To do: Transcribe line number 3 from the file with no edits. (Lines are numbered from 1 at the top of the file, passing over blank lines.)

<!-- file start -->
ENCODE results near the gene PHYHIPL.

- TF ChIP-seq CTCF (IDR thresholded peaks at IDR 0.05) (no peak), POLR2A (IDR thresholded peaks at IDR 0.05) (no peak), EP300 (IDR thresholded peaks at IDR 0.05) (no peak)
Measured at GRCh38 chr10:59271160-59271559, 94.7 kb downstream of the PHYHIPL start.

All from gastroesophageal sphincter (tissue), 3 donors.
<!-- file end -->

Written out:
Measured at GRCh38 chr10:59271160-59271559, 94.7 kb downstream of the PHYHIPL start.